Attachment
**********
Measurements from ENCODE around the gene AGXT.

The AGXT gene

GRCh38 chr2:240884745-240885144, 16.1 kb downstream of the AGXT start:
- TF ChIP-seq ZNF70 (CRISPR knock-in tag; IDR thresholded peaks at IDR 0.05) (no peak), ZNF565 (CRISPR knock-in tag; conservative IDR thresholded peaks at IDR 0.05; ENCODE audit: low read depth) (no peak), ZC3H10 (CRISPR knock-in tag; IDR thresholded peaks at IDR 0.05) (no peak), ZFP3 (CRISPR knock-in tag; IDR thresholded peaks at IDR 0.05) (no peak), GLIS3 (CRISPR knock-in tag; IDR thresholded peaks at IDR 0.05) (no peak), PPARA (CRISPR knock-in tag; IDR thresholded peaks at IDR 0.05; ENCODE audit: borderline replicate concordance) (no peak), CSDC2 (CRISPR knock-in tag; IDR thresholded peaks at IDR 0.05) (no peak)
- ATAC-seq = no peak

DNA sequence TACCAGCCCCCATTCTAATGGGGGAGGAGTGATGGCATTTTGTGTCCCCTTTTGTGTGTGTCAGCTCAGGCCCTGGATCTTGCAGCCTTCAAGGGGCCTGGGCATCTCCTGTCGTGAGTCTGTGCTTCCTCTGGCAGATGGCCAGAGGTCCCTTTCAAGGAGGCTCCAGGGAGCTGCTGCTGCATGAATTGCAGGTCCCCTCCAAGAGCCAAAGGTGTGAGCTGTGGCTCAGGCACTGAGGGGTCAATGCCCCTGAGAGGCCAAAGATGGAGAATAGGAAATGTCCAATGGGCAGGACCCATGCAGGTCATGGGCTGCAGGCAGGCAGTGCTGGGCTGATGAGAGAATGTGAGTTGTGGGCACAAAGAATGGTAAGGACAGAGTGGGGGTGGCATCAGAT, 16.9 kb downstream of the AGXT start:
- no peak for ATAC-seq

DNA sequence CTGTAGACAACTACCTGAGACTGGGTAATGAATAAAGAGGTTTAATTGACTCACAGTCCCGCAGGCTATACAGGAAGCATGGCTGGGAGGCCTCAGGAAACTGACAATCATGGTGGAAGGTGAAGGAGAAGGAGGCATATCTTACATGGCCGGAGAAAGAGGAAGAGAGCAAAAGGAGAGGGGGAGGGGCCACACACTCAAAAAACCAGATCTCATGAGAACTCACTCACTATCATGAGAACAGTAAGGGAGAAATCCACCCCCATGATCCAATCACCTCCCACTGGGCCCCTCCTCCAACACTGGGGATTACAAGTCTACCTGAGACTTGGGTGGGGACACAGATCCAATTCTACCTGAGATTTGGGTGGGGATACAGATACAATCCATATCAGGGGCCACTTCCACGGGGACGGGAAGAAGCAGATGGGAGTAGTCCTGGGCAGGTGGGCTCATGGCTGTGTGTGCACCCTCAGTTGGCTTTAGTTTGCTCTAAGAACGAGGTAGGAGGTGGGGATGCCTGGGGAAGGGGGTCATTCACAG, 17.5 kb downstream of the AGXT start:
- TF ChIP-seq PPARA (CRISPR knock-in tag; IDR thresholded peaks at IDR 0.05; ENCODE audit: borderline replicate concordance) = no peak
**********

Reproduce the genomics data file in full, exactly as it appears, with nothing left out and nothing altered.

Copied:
Measurements from ENCODE around the gene AGXT.

The AGXT gene

GRCh38 chr2:240884745-240885144, 16.1 kb downstream of the AGXT start:
- TF ChIP-seq ZNF70 (CRISPR knock-in tag; IDR thresholded peaks at IDR 0.05) (no peak), ZNF565 (CRISPR knock-in tag; conservative IDR thresholded peaks at IDR 0.05; ENCODE audit: low read depth) (no peak), ZC3H10 (CRISPR knock-in tag; IDR thresholded peaks at IDR 0.05) (no peak), ZFP3 (CRISPR knock-in tag; IDR thresholded peaks at IDR 0.05) (no peak), GLIS3 (CRISPR knock-in tag; IDR thresholded peaks at IDR 0.05) (no peak), PPARA (CRISPR knock-in tag; IDR thresholded peaks at IDR 0.05; ENCODE audit: borderline replicate concordance) (no peak), CSDC2 (CRISPR knock-in tag; IDR thresholded peaks at IDR 0.05) (no peak)
- ATAC-seq = no peak

DNA sequence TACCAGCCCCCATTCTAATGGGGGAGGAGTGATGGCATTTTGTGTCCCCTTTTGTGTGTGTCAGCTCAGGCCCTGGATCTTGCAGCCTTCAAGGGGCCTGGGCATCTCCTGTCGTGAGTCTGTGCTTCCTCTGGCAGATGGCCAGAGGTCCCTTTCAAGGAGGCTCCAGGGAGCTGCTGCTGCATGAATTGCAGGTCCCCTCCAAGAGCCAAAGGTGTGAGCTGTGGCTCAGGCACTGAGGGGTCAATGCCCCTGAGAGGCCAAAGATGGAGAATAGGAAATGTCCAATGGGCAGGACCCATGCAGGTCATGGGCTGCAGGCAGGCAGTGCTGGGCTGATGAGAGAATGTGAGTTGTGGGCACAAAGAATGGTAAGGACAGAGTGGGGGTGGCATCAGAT, 16.9 kb downstream of the AGXT start:
- no peak for ATAC-seq

DNA sequence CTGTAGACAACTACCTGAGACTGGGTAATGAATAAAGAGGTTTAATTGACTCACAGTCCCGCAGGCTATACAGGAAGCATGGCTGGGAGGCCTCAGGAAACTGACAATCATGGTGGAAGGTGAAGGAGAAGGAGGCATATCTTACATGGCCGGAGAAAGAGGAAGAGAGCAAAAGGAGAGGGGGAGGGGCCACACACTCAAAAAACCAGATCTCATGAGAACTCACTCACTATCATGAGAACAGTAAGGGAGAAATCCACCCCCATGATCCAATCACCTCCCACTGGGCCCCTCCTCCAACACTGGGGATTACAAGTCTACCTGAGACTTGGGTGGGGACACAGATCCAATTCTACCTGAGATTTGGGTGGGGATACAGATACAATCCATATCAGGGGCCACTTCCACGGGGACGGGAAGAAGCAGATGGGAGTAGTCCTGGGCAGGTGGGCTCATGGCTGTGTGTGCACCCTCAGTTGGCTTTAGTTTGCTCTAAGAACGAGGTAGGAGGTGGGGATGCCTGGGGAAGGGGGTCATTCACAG, 17.5 kb downstream of the AGXT start:
- TF ChIP-seq PPARA (CRISPR knock-in tag; IDR thresholded peaks at IDR 0.05; ENCODE audit: borderline replicate concordance) = no peak